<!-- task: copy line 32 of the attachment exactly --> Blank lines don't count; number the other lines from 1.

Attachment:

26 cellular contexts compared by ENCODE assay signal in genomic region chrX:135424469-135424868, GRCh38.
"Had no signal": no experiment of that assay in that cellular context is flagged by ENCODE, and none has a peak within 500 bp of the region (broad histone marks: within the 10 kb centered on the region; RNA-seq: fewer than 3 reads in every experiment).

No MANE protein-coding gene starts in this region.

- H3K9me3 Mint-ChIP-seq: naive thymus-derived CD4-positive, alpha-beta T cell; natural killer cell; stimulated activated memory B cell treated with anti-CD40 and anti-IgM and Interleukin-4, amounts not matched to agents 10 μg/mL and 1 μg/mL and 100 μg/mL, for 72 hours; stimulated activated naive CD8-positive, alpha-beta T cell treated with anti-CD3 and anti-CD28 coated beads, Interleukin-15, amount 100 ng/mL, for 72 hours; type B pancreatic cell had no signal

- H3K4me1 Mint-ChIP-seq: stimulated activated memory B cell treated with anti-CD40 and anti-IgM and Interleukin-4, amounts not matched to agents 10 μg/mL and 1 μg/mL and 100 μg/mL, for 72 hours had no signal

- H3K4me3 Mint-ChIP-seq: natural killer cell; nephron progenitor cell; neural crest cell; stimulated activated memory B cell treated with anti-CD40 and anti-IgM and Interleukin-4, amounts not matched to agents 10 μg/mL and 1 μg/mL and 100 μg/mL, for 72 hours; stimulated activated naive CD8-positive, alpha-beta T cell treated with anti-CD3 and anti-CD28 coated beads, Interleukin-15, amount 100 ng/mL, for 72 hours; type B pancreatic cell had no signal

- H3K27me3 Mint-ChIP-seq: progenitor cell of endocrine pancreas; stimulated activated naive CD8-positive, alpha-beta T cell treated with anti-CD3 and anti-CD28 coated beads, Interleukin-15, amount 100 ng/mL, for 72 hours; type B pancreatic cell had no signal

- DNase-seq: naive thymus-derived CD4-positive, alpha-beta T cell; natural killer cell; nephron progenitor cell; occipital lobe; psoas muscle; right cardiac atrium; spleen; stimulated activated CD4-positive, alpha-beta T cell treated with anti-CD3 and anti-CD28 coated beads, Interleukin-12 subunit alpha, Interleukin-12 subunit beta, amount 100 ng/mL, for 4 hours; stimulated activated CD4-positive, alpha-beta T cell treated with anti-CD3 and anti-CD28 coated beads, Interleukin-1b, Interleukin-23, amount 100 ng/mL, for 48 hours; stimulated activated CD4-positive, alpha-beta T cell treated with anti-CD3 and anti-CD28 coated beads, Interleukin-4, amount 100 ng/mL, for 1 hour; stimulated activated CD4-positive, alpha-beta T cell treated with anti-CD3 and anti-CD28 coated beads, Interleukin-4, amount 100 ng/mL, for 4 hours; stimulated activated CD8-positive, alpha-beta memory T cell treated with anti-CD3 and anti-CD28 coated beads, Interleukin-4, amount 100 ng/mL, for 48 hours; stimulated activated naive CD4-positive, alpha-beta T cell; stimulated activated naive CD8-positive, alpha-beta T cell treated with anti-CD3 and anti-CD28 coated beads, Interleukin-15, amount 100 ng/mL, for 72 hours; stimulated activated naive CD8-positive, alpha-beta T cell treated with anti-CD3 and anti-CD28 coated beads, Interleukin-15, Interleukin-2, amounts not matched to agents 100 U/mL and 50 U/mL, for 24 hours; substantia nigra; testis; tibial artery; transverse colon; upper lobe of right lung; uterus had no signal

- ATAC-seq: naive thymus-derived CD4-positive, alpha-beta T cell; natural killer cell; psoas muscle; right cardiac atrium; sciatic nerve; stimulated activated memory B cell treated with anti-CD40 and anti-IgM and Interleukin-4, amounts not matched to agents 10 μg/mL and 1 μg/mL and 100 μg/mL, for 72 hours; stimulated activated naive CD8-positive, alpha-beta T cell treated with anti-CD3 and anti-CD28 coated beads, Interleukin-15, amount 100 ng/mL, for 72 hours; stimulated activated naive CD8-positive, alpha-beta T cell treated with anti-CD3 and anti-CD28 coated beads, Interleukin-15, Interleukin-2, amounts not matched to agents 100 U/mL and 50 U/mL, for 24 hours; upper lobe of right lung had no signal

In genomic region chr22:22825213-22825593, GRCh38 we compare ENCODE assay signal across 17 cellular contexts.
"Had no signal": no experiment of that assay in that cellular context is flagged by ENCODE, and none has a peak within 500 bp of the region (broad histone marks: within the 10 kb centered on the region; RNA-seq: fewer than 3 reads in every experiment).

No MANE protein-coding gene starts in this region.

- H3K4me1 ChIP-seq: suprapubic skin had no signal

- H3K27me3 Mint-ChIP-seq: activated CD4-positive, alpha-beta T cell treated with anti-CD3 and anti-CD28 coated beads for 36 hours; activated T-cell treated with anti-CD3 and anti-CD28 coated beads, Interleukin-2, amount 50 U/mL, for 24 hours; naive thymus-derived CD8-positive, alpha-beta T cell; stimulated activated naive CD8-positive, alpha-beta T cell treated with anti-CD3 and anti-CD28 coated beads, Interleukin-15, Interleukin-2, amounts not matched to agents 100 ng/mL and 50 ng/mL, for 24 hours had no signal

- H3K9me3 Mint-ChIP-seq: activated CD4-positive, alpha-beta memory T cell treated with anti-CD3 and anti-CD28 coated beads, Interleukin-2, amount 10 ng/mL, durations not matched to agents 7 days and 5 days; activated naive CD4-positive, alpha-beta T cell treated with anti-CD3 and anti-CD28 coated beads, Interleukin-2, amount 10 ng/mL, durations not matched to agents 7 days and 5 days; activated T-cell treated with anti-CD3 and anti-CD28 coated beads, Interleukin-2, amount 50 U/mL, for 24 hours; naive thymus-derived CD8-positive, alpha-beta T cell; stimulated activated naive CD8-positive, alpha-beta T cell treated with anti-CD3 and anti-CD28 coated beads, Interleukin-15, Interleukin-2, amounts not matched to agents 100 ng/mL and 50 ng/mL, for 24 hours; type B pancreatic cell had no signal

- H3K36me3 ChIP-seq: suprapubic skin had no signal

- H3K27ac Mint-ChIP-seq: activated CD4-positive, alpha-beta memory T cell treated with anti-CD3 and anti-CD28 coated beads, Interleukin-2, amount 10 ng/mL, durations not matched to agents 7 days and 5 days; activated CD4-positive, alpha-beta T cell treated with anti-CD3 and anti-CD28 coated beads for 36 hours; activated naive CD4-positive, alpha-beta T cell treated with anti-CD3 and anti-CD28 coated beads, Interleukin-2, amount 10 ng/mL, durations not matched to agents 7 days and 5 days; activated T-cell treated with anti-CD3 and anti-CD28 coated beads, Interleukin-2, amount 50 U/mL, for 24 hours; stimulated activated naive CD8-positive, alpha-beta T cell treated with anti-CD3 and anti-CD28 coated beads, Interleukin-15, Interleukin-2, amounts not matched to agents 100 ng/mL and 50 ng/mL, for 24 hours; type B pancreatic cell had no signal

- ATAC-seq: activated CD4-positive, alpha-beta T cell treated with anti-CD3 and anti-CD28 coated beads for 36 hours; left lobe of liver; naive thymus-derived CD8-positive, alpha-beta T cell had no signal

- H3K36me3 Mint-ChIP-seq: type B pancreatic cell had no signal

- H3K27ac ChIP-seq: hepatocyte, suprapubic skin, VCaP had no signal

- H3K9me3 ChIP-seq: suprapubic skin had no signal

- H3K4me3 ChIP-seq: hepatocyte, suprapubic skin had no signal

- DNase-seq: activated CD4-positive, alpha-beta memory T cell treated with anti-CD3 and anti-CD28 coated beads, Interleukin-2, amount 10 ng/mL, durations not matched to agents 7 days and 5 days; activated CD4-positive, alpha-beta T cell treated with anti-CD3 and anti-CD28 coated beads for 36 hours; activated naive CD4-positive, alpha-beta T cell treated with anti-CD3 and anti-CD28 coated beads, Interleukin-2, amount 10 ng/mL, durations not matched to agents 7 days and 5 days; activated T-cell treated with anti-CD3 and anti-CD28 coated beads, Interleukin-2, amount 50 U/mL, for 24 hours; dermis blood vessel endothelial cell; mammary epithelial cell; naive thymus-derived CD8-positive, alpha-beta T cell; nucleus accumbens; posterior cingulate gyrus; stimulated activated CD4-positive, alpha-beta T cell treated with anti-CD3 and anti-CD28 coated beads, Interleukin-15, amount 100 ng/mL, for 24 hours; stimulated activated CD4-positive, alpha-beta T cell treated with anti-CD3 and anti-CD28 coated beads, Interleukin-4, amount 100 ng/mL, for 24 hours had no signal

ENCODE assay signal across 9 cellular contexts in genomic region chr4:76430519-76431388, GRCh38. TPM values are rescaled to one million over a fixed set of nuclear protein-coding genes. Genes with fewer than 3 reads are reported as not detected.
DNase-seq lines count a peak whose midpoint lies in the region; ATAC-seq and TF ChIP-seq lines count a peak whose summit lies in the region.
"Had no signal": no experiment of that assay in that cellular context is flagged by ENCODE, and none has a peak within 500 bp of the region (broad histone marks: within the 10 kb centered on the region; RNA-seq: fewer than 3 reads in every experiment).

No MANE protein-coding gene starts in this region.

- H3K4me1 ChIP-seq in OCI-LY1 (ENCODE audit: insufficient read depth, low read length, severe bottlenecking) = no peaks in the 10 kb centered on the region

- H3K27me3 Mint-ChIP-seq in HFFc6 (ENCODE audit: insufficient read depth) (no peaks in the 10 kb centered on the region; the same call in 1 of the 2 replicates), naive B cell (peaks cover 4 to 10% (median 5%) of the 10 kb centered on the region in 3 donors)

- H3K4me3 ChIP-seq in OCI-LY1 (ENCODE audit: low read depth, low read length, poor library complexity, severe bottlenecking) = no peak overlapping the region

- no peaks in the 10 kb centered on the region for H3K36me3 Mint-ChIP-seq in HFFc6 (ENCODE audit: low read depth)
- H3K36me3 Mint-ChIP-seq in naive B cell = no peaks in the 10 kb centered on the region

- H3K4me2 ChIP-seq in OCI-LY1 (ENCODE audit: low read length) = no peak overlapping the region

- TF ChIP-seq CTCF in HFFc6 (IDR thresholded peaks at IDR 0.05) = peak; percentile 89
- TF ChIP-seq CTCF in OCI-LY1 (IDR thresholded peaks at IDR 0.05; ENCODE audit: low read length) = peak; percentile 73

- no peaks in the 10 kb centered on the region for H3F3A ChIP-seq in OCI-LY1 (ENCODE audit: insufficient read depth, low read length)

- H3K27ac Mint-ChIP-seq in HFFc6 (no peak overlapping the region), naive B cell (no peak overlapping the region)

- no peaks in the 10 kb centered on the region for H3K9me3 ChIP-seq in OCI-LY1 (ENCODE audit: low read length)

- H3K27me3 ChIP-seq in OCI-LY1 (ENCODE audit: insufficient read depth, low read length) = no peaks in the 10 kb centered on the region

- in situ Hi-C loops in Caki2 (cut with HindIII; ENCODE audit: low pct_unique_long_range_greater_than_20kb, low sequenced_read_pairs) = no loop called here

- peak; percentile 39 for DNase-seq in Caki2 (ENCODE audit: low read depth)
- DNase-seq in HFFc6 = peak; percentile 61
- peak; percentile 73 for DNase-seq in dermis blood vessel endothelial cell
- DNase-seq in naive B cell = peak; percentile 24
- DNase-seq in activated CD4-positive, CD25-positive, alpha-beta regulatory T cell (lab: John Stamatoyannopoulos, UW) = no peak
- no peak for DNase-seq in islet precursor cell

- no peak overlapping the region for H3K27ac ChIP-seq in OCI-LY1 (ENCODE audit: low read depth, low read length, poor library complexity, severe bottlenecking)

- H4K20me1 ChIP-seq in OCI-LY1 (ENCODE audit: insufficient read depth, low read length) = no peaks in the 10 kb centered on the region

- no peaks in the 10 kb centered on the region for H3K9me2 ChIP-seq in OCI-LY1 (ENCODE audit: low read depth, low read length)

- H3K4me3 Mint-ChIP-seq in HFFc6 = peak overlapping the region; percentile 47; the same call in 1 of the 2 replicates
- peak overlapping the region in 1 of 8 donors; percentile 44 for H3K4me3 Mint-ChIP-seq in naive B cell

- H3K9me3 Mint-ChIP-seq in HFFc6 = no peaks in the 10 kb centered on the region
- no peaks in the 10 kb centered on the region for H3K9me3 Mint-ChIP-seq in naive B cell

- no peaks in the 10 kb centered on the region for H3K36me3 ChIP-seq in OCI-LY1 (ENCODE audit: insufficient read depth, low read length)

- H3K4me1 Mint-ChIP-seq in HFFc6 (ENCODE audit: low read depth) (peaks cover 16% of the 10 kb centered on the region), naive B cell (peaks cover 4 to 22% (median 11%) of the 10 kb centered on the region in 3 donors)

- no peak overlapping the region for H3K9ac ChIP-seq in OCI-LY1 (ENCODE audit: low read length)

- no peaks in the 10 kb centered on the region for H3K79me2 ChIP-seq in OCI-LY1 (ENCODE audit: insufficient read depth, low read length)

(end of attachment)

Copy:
- H3K36me3 Mint-ChIP-seq in naive B cell = no peaks in the 10 kb centered on the region